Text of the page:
I had the most interesting conversation the other day. ‘So what do you do?’ a gentleman asked me.
‘I’m an author.’
‘Oh wow! Like JK Rowling?’
‘Yes. Exactly like that.’
‘I have an amazing idea for a YA novel.’
‘Oh. OK.’ The chap then went on to describe, in very close detail, the plot to Michael Grant’s GONE sequence. I asked if he’d read this and he said he had not. After further digging, it transpired that beyond a bit of Harry Potter, he had read little to no YA. Well, that’s just bad planning. How can you possibly write for a market you haven’t even slightly researched?
I prescribed our wannabe writer chum a capsule wardrobe of essential YA that any starter should cast their eye over. Now, this is just MY list – the books which have most inspired me. I imagine your YA essentials will be different and you should certainly tell me in the little box below!
Here’s the YA Starter Kit:
HIS DARK MATERIALS – PHILIP PULLMAN
Why? The imagination. YA was a uniquely American concept when this trilogy begun in 1995. As such, the rules were still being made and Pullman presented a breadth and scope far beyond most children’s fiction. His Dark Materials is an epic fantasy with intriguing and loveable characters but is also a thought-provoking dissection of religious zeal.
NOUGHTS & CROSSES – MALORIE BLACKMAN
Why? The passion. I doubt that any ‘adult’ books have addressed racism in such a concise and poignant fashion. That’s the best thing about YA – it doesn’t have to be showy and florid to be profoundly moving. A dystopian Romeo and Juliet tale that features everything you’d want in YA: romance, treachery, terrorism. Malorie Blackman is truly the queen of UKYA.
CURIOUS INCIDENT OF THE DOG IN THE NIGHT-TIME – MARK HADDON
Why? The originality. Few YA novels (the jury scurries back and forth as to whether this is YA or not. I think it definitely IS) have toyed with form in the way that this one has. Lead character, Christopher, has an autism-like condition and presents a truly unique narrative. A novel which will change how you see the world.
TWILIGHT – STEPHENIE MEYER
Why? The sales. When something becomes a true phenomenon, I believe it’s vital to analyse the appeal. For this reason, I think writers should explore Brown, James, Rowling and Meyer – because we ALL aspire to reaching their global audience. The appeal of the Twilight Saga lies in Bella’s transformation and, more importantly, the fact she attracts not one but two gorgeous suitors. I want to smack the bottoms of authorly Twilight haterz because Meyer blew the market open and allowed us to be here. That said, perhaps just read the first two.
SABRIEL – GARTH NIX
Why? The character. You could substitute this for THE HUNGER GAMES should you wish. Both Sabriel and Katniss are fantastic role-model characters – capable, intelligent and brave. Personally I prefer Nix’s fantasy quest because who doesn’t love a bit of necromancy? Sabriel is one of the best examples of a book that will appeal to literally any reader – it really does have everything. Mystery, magic, danger and romance are all in the mix.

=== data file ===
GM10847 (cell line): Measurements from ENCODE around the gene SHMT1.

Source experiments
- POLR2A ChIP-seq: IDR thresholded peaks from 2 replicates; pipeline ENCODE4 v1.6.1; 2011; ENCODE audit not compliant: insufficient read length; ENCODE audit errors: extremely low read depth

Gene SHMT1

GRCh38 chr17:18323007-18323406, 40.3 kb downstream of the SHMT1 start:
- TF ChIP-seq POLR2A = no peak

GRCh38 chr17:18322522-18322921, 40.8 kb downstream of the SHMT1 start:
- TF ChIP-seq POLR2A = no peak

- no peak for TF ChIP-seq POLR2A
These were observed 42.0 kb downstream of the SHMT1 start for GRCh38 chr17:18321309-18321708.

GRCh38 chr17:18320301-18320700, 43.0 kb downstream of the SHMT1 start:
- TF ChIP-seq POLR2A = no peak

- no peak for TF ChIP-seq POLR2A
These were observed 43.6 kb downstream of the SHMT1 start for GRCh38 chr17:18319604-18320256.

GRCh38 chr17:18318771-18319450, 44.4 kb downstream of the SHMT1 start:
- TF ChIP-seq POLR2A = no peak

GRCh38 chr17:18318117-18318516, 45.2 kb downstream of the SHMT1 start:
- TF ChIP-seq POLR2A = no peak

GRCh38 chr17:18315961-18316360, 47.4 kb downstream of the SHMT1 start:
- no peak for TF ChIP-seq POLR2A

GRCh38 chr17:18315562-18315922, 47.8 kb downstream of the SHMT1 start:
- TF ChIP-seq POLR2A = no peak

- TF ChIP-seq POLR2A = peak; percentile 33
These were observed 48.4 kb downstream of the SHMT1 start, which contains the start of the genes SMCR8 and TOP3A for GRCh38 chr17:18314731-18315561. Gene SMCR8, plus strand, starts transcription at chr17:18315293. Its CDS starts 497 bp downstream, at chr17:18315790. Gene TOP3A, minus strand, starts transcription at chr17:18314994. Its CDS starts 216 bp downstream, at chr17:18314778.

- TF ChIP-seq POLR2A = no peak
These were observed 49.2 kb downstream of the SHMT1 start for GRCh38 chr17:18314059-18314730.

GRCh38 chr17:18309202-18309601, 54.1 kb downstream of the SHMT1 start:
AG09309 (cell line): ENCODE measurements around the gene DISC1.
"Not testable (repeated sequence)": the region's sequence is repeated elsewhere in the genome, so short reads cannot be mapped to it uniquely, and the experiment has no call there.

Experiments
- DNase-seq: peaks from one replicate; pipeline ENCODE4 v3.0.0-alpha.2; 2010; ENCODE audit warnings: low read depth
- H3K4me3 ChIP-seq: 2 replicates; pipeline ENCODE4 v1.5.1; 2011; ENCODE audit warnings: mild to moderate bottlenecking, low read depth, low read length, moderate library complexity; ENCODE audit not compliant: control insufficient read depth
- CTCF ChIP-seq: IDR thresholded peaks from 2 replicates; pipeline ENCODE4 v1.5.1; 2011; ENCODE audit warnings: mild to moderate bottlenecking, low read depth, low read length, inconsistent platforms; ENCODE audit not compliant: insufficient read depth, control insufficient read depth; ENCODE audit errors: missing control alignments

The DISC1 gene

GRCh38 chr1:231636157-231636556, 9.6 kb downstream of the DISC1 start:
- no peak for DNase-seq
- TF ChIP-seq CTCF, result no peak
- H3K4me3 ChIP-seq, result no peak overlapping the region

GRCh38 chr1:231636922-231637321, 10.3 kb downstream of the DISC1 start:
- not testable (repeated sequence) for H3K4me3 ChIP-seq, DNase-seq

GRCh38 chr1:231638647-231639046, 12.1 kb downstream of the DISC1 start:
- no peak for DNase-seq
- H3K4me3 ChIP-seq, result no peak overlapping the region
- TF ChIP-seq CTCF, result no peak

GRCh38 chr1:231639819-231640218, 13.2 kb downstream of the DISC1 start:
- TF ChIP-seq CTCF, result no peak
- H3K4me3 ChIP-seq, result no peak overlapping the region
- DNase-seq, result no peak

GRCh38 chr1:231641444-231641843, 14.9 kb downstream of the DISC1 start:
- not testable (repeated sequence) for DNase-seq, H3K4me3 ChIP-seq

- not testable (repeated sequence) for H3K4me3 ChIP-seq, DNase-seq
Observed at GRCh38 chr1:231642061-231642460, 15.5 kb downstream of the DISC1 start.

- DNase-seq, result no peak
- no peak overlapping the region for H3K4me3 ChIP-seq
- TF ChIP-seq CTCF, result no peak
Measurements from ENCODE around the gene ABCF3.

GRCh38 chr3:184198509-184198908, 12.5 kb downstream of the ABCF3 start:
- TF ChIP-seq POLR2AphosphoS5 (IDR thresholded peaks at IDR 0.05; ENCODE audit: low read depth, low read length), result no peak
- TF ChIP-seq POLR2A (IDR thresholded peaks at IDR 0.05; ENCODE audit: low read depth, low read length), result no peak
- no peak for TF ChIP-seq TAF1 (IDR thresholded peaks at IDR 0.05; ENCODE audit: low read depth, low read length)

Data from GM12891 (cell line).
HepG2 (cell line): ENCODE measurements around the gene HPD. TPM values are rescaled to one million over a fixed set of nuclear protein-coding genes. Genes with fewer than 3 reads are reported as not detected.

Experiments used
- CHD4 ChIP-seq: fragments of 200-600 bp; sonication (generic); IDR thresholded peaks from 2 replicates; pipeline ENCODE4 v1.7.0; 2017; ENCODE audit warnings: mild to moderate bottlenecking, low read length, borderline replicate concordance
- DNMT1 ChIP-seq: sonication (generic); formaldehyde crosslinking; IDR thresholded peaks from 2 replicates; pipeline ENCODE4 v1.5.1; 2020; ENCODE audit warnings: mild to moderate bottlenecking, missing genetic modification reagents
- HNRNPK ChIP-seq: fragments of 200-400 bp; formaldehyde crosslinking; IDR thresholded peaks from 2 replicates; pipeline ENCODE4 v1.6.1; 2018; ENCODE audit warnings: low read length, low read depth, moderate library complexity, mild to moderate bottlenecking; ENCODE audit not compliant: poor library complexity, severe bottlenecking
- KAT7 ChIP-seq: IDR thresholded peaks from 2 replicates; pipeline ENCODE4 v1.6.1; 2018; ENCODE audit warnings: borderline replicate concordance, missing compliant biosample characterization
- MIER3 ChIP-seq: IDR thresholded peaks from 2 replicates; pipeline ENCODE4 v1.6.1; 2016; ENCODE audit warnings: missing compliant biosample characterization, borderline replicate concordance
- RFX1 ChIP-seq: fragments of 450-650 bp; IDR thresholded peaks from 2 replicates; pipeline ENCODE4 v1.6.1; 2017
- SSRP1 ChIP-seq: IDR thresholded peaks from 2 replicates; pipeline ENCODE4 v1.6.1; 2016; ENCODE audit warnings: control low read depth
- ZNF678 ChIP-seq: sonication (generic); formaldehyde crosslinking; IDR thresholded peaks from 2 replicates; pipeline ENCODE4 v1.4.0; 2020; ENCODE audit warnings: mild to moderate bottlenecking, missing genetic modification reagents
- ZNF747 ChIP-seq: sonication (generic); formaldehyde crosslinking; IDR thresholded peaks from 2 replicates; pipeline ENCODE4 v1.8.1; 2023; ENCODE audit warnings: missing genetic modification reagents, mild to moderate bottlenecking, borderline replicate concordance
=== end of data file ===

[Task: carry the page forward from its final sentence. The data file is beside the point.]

FOREVER – JUDY BLUME
Why? Ralph. More than thirty years on, Forever is still THE teen sex book. The gentle coming-of-age story is as relevant now as it was then. Perhaps it’s a little misty-eyed, but Forever introduces sex in such a non-threatening way that by the end, you do feel as if you’re a little older and wiser alongside the characters. Honest without needing to be shocking.
LOOKING FOR ALASKA – JOHN GREEN
Why? The voice. You could also have HEART SHAPED BRUISE by Tanya Byrne in this position. Green’s characters (in any of his books, I just favour this one) are wise, world-weary, intelligent, funny, witty and wry – I always get a taste of Kevin Williamson era Dawson’s Creek – which is no bad thing. The voice is compelling, distinctive and in no way patronising. Green doesn’t write ‘for young adults’, he writes stories about young adults. Byrne achieved the same realism with a UK flavour.
A MONSTER CALLS – PATRICK NESS & JIM KAY
Why? The power. YA has the power to reduce big, giant, iron-soul people (like me) to tears. There are so many books I could have featured here, but I opted for A Monster Calls because it weaves a fantasy element (scary tree monster) with the harrowing real-life drama, making that little bit more distinctive than your average weepy. I’m also a sucker for a portmanteau story-within-a-story.
I think those ten novels would give a well-rounded view of what it is we YA writers are aiming for. Powerful, honest, exciting and imaginative stories about intriguing, rounded characters. Well, that’s what I’m working towards anyway! What books would you air-drop into the home of someone who had never read YA? TELL ME HERE: